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Garry Kasparov: Out Of The Country, But Not Out Of The Picture

Garry Kasparov may be staying away from his homeland for a while, but he has no intention of steering clear of Russian politics.

The chess grandmaster turned opposition figure does not mince his words when he speaks of what he calls the "Hitleresque essence" of Russian President Vladimir Putin's regime.

"These days, judges rubber-stamp sentences," he told RFE/RL's Russian Service by telephone from New York. "Police commanders give the order to beat and hound people, to arrest them. Governors in the regions can do whatever they like and act like all-powerful lords in their domains."

In one of his first interviews since announcing last week that he "will refrain from returning" to Russia "for the time being" for fear of a politically motivated prosecution, Kasparov said that he is focusing his efforts on trying to get European countries to adopt sanctions against senior Russian officials implicated in human-rights abuses – similar to the so-called Magnitsky list adopted by the United States in 2012.

The U.S. law is named after whistle-blowing Russian lawyer Sergei Magnitsky, who died in custody in 2009 after exposing a massive tax fraud that implicated Russian officials.

According to Kasparov, such sanctions are effective at capturing the attention of Russia's ruling elite.

"If it becomes obvious that for such [human rights violations] there are repercussions connected with the impossibility of traveling to Europe or using the resources stolen in Russia, then Putin’s function as the defender of the ruling elite and the Russian bureaucracy is completely undermined," he says.

Kasparov adds that he knows such measures are effective because the Kremlin is sparing no effort to resist them.

"Putin understands this threat perfectly," he says. "That is why right now all the efforts of Russian diplomacy and Russian lobbyists abroad have been marshaled in opposition to the Magnitsky law."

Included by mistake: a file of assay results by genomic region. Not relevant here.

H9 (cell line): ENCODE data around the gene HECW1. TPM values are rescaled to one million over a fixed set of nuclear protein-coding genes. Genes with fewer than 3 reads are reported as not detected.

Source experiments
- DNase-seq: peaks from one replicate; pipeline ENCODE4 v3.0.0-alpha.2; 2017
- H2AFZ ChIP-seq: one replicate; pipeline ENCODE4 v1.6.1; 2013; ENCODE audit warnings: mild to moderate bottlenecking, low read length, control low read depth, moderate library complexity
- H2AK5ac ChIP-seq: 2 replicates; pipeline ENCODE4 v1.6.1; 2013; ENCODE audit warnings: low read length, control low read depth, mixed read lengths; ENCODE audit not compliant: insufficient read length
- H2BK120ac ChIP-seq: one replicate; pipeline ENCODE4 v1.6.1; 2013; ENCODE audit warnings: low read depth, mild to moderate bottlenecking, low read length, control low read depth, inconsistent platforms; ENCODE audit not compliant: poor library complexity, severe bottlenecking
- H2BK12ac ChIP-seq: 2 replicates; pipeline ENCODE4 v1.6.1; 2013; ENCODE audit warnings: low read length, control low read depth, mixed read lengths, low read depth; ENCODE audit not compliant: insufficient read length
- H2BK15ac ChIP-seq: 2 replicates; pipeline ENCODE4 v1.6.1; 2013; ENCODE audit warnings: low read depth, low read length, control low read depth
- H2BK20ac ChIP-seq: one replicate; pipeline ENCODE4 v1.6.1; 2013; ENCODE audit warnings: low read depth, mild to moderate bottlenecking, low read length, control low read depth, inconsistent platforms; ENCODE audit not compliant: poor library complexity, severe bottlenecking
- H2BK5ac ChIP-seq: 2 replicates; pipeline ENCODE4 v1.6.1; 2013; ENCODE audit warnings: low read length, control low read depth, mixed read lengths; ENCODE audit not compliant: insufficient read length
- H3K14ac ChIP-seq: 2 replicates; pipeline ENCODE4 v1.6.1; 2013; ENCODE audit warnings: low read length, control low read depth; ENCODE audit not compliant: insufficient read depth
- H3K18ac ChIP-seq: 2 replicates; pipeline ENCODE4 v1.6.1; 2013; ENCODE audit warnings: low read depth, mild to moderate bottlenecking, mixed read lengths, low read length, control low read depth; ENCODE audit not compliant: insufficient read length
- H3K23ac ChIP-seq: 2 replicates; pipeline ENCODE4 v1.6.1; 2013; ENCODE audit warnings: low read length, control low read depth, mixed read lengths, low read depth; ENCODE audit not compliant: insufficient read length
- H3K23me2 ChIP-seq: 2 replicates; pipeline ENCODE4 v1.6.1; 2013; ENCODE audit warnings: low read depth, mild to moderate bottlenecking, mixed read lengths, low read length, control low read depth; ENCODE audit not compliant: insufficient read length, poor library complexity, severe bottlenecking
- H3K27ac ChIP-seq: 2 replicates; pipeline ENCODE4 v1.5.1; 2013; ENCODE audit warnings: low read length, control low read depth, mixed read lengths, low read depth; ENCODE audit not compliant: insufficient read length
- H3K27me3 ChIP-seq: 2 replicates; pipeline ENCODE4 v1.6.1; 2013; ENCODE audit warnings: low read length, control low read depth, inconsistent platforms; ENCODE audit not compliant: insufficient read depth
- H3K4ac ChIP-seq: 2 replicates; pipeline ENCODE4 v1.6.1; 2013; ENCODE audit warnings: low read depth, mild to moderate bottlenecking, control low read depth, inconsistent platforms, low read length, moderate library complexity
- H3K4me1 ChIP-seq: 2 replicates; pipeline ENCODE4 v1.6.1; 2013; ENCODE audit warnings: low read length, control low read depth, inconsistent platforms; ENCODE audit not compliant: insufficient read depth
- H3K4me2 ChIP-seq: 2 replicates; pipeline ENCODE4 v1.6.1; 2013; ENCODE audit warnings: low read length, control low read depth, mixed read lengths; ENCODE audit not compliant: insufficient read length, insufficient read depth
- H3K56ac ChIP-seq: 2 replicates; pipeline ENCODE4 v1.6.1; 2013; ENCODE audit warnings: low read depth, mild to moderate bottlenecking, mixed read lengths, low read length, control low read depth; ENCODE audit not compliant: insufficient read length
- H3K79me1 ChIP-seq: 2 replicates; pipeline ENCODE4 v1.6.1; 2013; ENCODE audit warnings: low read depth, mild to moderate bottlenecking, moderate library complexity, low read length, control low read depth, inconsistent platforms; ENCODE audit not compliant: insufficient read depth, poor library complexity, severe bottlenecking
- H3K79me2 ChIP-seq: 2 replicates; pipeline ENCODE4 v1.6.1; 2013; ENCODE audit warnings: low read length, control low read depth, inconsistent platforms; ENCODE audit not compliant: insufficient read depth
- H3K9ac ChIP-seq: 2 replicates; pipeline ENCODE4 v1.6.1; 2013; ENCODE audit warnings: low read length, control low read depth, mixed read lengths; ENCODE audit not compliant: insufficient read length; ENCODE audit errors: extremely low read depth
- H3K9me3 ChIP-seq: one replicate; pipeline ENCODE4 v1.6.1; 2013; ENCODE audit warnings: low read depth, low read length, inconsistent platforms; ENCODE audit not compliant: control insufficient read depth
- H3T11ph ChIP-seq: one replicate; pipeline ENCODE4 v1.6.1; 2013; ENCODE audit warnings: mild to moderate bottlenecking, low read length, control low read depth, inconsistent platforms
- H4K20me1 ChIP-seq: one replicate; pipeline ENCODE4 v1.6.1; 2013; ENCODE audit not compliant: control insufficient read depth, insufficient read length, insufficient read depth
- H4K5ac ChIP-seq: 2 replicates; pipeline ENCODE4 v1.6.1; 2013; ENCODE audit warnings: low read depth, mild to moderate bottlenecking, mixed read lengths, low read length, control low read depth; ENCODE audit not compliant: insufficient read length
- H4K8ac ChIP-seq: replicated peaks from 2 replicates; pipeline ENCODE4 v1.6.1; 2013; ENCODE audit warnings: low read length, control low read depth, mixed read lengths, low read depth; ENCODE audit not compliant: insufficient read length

Uphill Battle

In an interview with “The New Times” published this week, Kasparov said that, before he left Russia, representatives of the Investigative Committee had called his mother twice seeking to determine his whereabouts.

Kasparov said he believes he and other members of the opposition Coordinating Council are in danger of politically motivated prosecution because of their support for the U.S. Magnitsky Act and their calls for Investigative Committee head Aleksandr Bastrykin to be included on the sanctions list.

Kasparov, who turned 50 in April, knows that he faces an uphill battle in convincing European countries to take a step that would so profoundly displease Moscow. He says he believes the Kremlin’s belligerent response to the U.S. law, in actions and comments directed against both Washington and Europe, is intended to "frighten" European governments who are inclined to consider their own Magnitsky legislation.

Russia passed a ban on U.S. citizens adopting Russian children in response to the Magnitsky law.

Nonetheless, the grandmaster knows this game isn’t over yet and he remains optimistic.

“I think that, despite everything, in the course of the next year there are serious reasons to hope that one European country or a group of them will seriously take up consideration of a Magnitsky law,” he said.

RFE/RL correspondent Robert Coalson contributed to this report

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